Time to change your political filter?

Friday’s column asked if key workers and executives are leaving in protest or if they are simply retiring from a rapidly-aging government?  So we asked you a...

The day after tomorrow it’ll all be over. Most midterm election results will be known by Wednesday, probably even by late tomorrow night.

The big winners, aside from those who get the most votes, are TV stations around the nation. Many will double their normal annual income thanks to revenue from political ads. Pundits may curse dirty politics, plead for more political civility and decry hitting below the belt. But the places which  generate their paychecks know and love the value of a dirtier-the-better political campaign. When it bleeds, it leads.

Regardless of who you’ve rooted for and how things worked out — now two years from the next presidential election — this might be a good time to check our individual political filters. Closer to home, specifically at your federal office and agency, see if many of the best people are leaving, and if so, why? Are they tired enough of what they think is happening in government to give up a steady paycheck, or are they just plain and simple retiring?

Friday’s column asked if key workers and executives at the departments of the Interior, Housing and Urban Development, Homeland Security and other agencies are leaving in protest or if they are simply retiring from a rapidly-aging government.  So we asked you and here’s what we got:

“I thoroughly enjoyed your Friday column. Even though I find myself becoming increasingly political I feel quite moderate when talking to friends and colleagues on both the political right and political left. Some of them, mostly men, put a political spin on everything: Movies, TV shows. You name it, they can spot the political plot. So it is natural that when it comes to things like the retirement rate in government somebody will color it political.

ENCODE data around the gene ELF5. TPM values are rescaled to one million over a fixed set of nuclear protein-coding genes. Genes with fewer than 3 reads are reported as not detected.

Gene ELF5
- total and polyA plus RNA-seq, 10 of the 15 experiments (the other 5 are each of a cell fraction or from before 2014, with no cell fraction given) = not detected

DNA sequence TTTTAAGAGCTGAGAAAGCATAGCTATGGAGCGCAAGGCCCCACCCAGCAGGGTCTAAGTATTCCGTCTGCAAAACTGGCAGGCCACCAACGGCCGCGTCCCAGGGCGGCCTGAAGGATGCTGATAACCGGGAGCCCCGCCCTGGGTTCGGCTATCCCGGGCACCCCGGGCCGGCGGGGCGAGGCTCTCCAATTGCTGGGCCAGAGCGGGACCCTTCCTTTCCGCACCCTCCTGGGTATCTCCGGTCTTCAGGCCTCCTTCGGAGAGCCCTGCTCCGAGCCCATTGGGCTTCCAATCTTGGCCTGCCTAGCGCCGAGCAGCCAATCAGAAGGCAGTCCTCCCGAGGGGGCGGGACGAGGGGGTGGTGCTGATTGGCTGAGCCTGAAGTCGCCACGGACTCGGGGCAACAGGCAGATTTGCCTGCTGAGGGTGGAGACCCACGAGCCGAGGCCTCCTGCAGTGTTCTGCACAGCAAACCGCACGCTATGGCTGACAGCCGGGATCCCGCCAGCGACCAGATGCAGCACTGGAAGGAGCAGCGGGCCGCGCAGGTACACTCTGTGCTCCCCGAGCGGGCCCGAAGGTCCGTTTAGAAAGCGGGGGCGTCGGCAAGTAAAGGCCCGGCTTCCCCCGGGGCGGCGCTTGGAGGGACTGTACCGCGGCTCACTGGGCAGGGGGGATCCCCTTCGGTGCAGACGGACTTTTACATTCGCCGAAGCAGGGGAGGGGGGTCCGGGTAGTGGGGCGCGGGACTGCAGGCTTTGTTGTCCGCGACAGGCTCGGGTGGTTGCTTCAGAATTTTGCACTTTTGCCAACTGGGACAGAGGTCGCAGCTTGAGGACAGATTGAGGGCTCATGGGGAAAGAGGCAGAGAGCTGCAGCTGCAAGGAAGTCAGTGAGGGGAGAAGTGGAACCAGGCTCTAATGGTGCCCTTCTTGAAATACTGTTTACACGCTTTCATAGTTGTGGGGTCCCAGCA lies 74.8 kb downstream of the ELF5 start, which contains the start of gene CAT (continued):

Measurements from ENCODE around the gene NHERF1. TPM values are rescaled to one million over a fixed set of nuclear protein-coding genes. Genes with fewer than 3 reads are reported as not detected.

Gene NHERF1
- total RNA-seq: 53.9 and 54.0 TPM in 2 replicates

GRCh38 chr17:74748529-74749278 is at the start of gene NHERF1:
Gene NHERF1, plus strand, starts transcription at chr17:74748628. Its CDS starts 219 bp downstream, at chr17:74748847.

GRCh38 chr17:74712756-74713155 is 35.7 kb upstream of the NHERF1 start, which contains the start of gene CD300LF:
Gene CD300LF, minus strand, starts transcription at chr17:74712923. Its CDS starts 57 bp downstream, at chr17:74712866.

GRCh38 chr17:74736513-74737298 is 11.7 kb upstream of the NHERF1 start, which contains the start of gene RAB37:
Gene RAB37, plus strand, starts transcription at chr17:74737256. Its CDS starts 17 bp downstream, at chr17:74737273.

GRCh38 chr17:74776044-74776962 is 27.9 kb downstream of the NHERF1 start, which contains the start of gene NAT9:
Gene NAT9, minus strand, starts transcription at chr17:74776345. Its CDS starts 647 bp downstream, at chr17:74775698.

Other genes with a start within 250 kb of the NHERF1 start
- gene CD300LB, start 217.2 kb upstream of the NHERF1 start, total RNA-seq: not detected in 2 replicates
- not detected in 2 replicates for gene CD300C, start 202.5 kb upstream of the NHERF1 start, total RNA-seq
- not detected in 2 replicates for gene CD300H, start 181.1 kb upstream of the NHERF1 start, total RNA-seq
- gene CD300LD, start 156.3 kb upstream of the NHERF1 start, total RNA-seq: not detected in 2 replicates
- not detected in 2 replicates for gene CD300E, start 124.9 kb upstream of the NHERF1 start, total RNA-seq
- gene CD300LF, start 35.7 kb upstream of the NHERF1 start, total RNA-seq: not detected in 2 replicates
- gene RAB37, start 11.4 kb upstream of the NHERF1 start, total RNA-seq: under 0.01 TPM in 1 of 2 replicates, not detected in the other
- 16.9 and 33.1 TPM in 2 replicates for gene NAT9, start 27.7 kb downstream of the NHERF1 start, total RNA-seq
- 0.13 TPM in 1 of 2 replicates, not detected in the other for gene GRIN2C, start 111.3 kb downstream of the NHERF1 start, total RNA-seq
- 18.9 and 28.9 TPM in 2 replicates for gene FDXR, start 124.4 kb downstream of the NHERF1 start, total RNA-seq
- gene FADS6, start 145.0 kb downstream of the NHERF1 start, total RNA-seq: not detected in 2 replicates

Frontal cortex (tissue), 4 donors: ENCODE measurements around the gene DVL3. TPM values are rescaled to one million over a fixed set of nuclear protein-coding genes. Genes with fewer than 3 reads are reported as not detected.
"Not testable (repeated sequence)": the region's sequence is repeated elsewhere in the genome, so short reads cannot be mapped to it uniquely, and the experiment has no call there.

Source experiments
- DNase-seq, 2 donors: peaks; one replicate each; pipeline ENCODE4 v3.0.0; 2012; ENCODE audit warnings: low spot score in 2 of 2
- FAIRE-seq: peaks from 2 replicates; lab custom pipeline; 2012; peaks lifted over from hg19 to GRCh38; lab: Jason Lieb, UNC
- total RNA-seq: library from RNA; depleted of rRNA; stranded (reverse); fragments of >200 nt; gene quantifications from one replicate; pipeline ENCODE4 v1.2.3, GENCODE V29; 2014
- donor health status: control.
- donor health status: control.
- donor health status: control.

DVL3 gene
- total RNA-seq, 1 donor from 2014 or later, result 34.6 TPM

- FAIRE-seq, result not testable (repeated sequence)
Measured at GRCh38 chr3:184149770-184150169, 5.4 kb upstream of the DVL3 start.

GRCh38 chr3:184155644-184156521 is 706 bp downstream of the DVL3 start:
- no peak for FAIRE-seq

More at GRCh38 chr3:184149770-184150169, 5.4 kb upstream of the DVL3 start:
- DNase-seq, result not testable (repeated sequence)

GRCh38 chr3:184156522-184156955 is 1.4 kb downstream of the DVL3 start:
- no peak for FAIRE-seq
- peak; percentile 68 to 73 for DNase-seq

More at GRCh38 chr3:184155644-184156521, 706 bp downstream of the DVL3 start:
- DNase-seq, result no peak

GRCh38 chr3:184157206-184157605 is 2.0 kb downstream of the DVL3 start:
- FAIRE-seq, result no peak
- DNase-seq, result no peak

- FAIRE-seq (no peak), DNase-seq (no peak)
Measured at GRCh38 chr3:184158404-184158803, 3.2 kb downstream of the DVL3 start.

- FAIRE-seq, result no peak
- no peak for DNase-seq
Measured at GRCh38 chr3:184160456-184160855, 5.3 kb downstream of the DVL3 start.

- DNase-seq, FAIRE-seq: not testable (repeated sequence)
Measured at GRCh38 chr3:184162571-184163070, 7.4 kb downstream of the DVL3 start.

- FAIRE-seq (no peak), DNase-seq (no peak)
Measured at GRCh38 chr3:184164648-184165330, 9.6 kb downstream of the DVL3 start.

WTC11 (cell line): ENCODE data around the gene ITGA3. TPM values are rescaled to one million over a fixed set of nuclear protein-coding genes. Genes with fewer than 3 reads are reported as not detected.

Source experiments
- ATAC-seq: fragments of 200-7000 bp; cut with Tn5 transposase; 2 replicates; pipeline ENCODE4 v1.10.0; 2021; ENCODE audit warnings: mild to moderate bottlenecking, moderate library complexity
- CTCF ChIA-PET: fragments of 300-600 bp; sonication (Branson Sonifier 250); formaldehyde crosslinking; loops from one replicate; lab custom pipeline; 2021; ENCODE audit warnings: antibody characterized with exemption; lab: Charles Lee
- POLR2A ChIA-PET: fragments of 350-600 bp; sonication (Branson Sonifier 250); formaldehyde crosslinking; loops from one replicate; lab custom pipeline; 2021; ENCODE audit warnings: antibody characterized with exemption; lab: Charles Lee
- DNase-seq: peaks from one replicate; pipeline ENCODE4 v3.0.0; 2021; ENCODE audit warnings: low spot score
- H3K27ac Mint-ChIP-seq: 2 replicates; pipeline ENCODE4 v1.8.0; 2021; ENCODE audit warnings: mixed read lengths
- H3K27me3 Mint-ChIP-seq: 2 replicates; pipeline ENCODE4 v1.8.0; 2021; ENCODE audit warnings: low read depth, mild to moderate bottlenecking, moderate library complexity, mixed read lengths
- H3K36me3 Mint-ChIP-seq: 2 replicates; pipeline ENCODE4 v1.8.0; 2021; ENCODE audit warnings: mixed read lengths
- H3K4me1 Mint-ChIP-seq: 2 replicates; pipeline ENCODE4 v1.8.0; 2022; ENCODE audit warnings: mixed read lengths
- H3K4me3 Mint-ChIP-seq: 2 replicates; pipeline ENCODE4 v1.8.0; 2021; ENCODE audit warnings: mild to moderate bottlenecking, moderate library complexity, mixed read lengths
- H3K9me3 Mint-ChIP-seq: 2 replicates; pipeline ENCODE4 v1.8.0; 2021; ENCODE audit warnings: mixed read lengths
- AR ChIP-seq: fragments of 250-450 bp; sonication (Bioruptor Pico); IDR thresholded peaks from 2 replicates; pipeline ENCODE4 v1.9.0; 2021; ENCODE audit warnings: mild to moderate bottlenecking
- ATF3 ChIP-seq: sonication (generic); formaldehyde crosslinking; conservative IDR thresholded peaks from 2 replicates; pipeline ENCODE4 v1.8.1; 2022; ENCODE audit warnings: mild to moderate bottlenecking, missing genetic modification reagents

“It is one thing when a respected scientist, administrator or even a diplomat says he or she is resigning in protest. It makes for headlines! However those familiar with civil service rules have a right to be suspicious when the official happens to be ready, willing and eligible for an excellent monthly pension benefit after many years of service.

“Before I retired almost two years ago we used to joke that our agency looked like a senior day care center. The federal population is getting older and people are leaving — period. I am sure that people do resign in protest and if so, good for them. However, I always read the fine print. If they are actually retiring after a long career, on a handsome pension and if they move into another job I think its safe to say they retired rather than quit.”

— Harry

“As I sit here enjoying retirement I chuckled over the ‘overthinking it’ of some pundits you no doubt converse with. Of the five guys in my unit who all retired within about 12 months of one another, four of us thought the time [and the money] was right, and the fifth had a long-term medical leave that made him rethink retirement.

“In my case, I was knocking on the door of 68, running my numbers, and listening to Tammy Flanagan and Art Stein as much as possible. A bout with bacterial pneumonia pushed me to jump four to five months earlier than I had originally set as my out-the-door date. So, I can only speak for me, but that pneumonia — way worse than influenza, by the way — made me rethink preserving my health while I could enjoy it. That is my story and I am sticking with it.”

— Jim S., retired from the Agriculture Department

Nearly Useless Factoid

By Amelia Brust

Ancient Babylonians circa 4,000 BC would paint their nails before going into battle. Archaeologists found a solid gold manicure set while excavating a tomb.

Source: Nylon

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